Parents' Choice Foundation: Reviewing Children's Media Since 1978

The American Revolution on the Frontier

The American Revolution on the Frontier

Spring 2015 Television
Ages: 10 - 16 yrs.
Rating: TV G

Teaching the history of the American Revolutionary War most often focuses on major battles and important personalities along the emerging nation's eastern seaboard. But another conflict, largely overlooked though of significant historical relevance, was unfolding at the same time along the frontier just to the west of the mountain ridges of the original colonies.

From Vermont to the southernmost colonies westward, numerous factions-including Native Americans, French traders, and British and American colonists-claimed those territories as their own. At the outset of the Revolution, all of them faced life-changing decisions about whether or not to join the fight between England and the American colonies, and which side to join to protect their best interests.

One of the Colonial Williamsburg Foundation's latest in the series of Electronic Field Trips, "The American Revolution on the Frontier" (premiered Nov. 6, 2014) tells that compelling, if lesser-known, story of the strategies, negotiations, betrayals and violence in the American frontier during The War for Independence.

The program effectively sets the stage with images of old prints and documents before examining history "first-hand" through three chapters of vignettes with actors in colonial costume-including characters such as White Eyes, a member of the Delaware Indian tribe who advocated in 1776 that Congress create a 14th state for Native Americans; Shawnee warriors whose translator and negotiator was a freed African-American slave; and four children in the Illinois territory, each affected in different ways by the war.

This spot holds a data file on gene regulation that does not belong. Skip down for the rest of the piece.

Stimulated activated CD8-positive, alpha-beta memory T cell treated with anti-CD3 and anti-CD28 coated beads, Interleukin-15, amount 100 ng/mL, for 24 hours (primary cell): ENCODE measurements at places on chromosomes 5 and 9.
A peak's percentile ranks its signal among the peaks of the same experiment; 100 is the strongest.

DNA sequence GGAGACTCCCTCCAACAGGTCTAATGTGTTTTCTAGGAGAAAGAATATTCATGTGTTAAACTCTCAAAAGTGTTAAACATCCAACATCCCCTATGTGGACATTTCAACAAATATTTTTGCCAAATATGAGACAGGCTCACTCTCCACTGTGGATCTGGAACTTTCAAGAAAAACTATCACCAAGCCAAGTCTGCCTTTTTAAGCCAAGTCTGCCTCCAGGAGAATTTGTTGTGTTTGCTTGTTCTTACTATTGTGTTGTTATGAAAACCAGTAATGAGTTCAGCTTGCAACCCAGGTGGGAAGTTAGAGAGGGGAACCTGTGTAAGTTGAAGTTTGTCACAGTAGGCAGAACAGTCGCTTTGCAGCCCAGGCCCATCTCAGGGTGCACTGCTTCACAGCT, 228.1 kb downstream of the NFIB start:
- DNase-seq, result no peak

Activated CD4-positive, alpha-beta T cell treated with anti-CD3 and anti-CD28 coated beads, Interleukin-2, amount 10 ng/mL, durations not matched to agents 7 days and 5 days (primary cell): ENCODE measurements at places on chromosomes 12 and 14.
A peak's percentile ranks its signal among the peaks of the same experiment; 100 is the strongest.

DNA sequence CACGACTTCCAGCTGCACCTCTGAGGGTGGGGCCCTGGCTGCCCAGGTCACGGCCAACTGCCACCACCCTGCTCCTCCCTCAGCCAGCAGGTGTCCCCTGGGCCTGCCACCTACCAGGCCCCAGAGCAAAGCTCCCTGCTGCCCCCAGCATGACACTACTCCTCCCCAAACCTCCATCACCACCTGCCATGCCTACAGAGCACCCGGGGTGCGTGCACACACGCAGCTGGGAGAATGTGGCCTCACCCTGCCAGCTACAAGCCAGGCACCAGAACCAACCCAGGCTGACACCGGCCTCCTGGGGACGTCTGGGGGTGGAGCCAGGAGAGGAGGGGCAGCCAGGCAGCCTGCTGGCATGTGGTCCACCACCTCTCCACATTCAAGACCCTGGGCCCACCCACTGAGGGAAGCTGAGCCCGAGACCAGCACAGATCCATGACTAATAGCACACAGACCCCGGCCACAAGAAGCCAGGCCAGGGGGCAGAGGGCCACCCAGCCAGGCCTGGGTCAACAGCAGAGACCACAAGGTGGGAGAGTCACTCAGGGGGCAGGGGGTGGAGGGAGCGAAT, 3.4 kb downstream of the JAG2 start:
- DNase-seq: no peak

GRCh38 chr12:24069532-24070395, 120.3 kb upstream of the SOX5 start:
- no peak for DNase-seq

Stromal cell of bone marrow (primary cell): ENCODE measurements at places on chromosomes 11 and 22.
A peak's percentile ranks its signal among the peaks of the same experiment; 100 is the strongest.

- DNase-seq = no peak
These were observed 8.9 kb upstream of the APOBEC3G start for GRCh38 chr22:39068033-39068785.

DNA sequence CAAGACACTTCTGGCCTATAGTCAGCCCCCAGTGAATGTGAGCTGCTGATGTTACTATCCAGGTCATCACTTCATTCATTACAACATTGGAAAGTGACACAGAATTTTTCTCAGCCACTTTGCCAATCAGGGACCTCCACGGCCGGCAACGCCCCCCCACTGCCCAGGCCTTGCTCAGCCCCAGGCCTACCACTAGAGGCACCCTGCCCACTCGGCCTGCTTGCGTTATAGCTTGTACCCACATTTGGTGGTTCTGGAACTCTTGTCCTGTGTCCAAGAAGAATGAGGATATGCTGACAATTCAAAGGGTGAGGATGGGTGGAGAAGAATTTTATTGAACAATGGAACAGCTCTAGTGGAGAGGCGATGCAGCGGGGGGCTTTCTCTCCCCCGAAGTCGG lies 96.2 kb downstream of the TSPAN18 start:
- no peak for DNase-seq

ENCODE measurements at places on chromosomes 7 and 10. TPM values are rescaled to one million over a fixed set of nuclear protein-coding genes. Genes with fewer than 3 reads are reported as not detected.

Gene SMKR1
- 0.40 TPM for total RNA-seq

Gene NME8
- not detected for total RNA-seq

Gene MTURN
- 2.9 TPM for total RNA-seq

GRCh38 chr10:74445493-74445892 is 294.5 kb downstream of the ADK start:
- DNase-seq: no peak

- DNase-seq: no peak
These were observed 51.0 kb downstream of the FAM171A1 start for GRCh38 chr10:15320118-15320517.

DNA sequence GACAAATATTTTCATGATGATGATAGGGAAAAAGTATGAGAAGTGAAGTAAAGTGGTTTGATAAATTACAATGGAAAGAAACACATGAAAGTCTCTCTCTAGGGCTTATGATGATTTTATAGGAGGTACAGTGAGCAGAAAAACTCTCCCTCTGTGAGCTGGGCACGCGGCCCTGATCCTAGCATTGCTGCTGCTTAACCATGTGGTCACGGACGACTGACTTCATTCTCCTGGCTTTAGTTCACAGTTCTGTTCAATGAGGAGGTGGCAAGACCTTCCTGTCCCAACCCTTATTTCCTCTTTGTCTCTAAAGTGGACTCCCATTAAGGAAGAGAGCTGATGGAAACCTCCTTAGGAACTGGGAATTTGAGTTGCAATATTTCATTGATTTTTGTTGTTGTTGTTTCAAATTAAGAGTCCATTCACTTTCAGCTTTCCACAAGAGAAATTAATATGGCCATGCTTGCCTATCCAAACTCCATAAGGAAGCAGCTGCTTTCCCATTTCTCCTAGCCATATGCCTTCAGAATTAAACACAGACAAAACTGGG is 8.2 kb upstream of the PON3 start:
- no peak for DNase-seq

The broadcasts also feature segments with experts and historians that get high marks for their interactive opportunities during the initial broadcast with viewers via Twitter posts, phone calls, and instant feedback polls, but aren't as compelling or polished even as the vignettes. In an era when students have grown up with technology and expect dazzling on-screen graphic presentations, some of this Electronic Field Trip production suffers from rough edges. But, for students in grades 4-8, the program might open a doorway into the past that extends a fascination with history beyond textbooks and classrooms.

Don Oldenburg   ©2015 Parents' Choice
A former feature writer and consumer columnist at The Washington Post for 22 years, Don Oldenburg is the Director of Publications and Editor of the National Italian American Foundation, in Washington, D.C. He regularly reviews books for USA Today and is the coauthor of "The Washington DC-Baltimore Dog Lovers Companion" (Avalon Travel). The proud father of three sons, he lives with his journalist-author wife, Ann Oldenburg, in McLean, VA.

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